Spotlight on Jan Savinc

We hear from Jan about adapting to life in Scotland, his work as a Research Fellow and what made him chose a career in Data Science.

Life as a Research Fellow

My name is Jan Savinc and I’m a Research Fellow at Edinburgh Napier University, where I started working as a Research Assistant in 2017. I joined SCADR part-time in June 2020, and have been made full-time since September 2020. Generally speaking, my job is to analyse various datasets and produce reports of the analysis along with various visualisations, and to document the data processing involved.

At SCADR I’m involved in the Care at the End of Life project, looking at the Scottish population aged 70 or older who were in their last year of life at the time of the 2001 and 2011 census, and comparing estimates of informal care needs, across geographical areas. At the minute I’m working on a report on the different rates of retirement migration in Scotland and their care needs estimates. Some of the future projects at SCADR I’ll be working on include investigating health outcomes of veterans, and looking at population living in care homes.

For the past two years I’ve also worked on the Effects of Childhood Adversity on Suicidality and Mental Health (CHASe) study with Dr Nadine Dougall and a host of collaborators. This involved looking at linked lifetime hospital records of young people born in Scotland since 1981 who died of suicide and comparing those to the records of the general population to find patterns of childhood adversity that were risk factors for suicide. The analysis uses a range of ICD codes indicative of adverse childhood experiences that I’ve translated from the USA to the UK catalogue. We’ve published a protocol paper and are currently drafting a report of our findings.

I am also working with Dr Tracy Humphrey and Dr Sara Denham on the Mode of delivery after Caesarean Section study (MOBAC), looking at birth records in Scotland and identifying features predictive of a successful vaginal birth after a caesarean section, to be used as a decision aid in a clinical setting.

 

Why chose a career in Data Science?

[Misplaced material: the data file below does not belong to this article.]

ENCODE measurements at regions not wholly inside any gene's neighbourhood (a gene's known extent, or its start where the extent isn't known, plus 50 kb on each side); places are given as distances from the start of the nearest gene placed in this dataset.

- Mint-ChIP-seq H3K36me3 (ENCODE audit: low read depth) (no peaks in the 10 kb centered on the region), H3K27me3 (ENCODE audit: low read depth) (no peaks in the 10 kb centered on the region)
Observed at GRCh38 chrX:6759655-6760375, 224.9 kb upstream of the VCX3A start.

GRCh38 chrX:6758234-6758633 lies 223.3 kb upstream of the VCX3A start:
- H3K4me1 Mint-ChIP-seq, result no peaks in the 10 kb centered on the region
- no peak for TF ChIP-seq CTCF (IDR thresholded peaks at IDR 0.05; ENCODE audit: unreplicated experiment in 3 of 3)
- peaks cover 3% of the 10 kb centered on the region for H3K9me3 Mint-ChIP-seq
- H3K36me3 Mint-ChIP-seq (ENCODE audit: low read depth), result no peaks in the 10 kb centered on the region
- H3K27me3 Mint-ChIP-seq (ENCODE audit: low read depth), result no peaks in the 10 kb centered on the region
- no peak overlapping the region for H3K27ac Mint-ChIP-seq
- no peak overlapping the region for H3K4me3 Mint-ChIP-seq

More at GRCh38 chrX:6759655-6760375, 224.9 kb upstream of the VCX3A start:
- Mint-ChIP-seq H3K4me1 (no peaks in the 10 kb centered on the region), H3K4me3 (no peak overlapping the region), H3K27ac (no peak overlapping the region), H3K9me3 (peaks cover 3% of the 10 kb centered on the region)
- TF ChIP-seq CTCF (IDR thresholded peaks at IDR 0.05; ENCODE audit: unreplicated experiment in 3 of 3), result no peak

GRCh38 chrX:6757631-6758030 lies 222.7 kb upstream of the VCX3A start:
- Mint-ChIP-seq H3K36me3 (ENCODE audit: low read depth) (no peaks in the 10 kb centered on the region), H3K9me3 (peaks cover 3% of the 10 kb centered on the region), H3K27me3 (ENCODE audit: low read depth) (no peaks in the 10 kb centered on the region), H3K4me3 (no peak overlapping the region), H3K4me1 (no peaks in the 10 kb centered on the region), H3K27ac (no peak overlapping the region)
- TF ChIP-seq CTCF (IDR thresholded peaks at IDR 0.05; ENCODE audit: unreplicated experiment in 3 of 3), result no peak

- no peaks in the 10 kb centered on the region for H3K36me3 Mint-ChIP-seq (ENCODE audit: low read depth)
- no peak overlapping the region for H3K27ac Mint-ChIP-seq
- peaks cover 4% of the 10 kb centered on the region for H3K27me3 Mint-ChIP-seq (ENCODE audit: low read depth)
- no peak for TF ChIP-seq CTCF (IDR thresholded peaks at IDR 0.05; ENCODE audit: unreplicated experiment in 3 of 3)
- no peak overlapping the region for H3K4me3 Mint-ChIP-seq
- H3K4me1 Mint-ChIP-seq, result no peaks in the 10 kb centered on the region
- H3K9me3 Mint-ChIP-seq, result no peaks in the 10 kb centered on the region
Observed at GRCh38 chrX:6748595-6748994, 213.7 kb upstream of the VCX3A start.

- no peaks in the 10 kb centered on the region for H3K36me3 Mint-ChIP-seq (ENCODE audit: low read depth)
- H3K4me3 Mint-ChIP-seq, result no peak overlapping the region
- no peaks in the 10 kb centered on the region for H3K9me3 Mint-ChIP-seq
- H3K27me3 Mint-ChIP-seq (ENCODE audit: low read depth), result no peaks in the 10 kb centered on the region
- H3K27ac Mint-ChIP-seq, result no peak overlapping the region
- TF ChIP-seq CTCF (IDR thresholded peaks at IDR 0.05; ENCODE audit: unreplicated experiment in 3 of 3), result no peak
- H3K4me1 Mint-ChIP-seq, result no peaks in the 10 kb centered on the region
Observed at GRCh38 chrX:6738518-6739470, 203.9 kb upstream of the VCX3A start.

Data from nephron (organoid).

I think I was heading towards a career in data science without even realising it! I did an undergraduate degree in Cognitive Science and an MRes in Psychology at the University of Edinburgh – for both dissertations I programmed experiments on visual crowding using Python and the PsychoPy library and analysed data in R which gave me a good grounding in data science skills.  I then started a role as a Research Assistant supporting various data science-related projects and I’ve been working with data ever since.

I enjoy working with data because it feels like solving puzzles, and there’s an element of immersion into a dataset where you sit with the documentation and learn what the variables mean, how they relate to each other, and so on. Although the tasks don’t necessarily differ that much between the projects, there’s always a sense of novelty and freshness when you first start exploring a dataset and discovering what’s there. And then you need to clean the data, which is another story (fortunately I find that aspect of the work satisfying too!).

My top tip is simply to read someone else’s documentation and you’ll learn a lot about how to improve your own!

 

My biggest challenge

As a student I was involved in setting up the Edinburgh Student Housing Co-operative, a 106-bed self-managed student housing project on the Bruntsfield Links in Edinburgh (formerly Napier University student accommodation).

It was a very intense and challenging time, since we needed to figure out how to govern ourselves whilst keeping up with the finances; keep on top of repairs and also do some studying at the same time!

It made me appreciate how difficult it can be, to keep a large group of people involved and how much work goes into running a company.

 

Some unknown facts!

I’m Slovenian but I’ve lived in Scotland for 10 years and became a citizen last year.

I first visited Scotland when I was 12 and I think it must have left a good impression! It helped that it only rained once in the 15 days I was here.

Lately I’ve been making various fermented foods and beverages. I started with bread, sauerkraut, swede, and kimchi, and I’ve been brewing kombucha and beer also. I’ve got a carrot wine on the go which needs to mature until Autumn 2021 so I’m looking forward to trying that! 

You can follow me on Twitter: @jsavinc 

This article was published on 17 Dec 2020